gone !" He was about to obey, apparently 
shrinking from her presence. 

" Stop, Captain Talbot !" cried the weeping 
Miss Alice. Eliza again hid her face, but she 
did not interrupt her aunt. Although, in her 
present mood, she could not bend her own out- 
raged spirit to sue to Talbot, the object to be 
prayed for was worth some humiliation. 

'' Oh ! Captain Talbot," petitioned the sob- 
bing old lady, clasping her hands together, 
" surely you will not be so cruel as to refuse us 
this favour ? I know, I know you will not — 
you will have pity on us — us, two ladies whom 
you often sat with at the fireside, and who are 
as unused to beg any favour, as they are unable 
to bear the great misery that now visits them. 
Oh ! take our thanks, our hearts'* thanks, and 
admit us to comfort the poor prisoners !" 

EHza slowly let her hands fall, and gazed 
upon her former lover, to note the effect of this 
appeal in his features. But his brow only 
seemed knit into its purpose; all his former 



THE CROPPY. 107 

apparent vacillation was gone, and he carelessly, 
but steadily, replied — 

" Madam^ I can only repeat the regret I feel,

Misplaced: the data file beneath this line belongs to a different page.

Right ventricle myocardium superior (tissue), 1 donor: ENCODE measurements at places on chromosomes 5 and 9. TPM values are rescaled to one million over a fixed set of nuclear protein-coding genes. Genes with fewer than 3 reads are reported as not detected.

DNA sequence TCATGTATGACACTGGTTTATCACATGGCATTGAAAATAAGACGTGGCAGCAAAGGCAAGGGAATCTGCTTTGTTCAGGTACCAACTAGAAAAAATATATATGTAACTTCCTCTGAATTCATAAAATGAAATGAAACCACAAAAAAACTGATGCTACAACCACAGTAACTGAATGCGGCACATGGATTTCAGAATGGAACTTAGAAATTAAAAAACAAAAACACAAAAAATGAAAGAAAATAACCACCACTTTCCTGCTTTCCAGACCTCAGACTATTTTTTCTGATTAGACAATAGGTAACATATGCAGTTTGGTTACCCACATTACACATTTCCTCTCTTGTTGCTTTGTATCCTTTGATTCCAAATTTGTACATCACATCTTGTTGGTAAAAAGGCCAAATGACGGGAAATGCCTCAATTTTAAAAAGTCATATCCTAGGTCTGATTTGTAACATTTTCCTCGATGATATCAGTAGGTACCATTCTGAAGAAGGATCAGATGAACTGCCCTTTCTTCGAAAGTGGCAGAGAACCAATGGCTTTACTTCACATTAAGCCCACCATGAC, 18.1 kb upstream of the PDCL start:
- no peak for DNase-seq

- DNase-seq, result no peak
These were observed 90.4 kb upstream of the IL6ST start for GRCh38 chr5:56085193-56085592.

that duty obliges me to — '^ 

" Drive to the inn !" cried Eliza, again in- 
terrupting him. As the carriage turned away, 
he bowed profoundly, and quickly re-entered 
the gate. 

For a time, Ehza's pride, energy, hope, and 
resolution, quite failed her, and, on the way to 
the inn, she indulged, along with her aunt, in a 
shower of bitter tears. Agony and despair rent 
her bosom. She had felt, and she continued to 
feel within her, a resolution to brave any danger 
in the performance of whatever effort her husband 
and her father might suggest as necessary to 
their safety ; but that, by this refusal to admit 
her to their presence, she could not direct her 
zeal, her devotion, and her firmness, upon any 
course of which they might aoprove, or which 
might be beneficial, Avas an overwhelming- 
thought. And her feelings gained their height, 
wdien she farther reflected on tne nature of the 
charo^e under which her father and her husband 
had been imprisoned ; — on the fate that awaited 
them if that charge could be established ; or. 



108 THE CROPPY. 

amid the blind fury of the time, even made to 
look plausible ; on the promptitude with which 
punishment would follow conviction ; and, above 
all, on the ominous success which had so far 
attended their enemy's measures, and which, 
calculating by the power he seemed to wield, 
and the savage determination he still evinced, 
appeared but a presage of his complete triumph, 
and of Ehza's utter misery. 

Gaining the inn, while filled with these 
thoughts, it was only natural that, strong in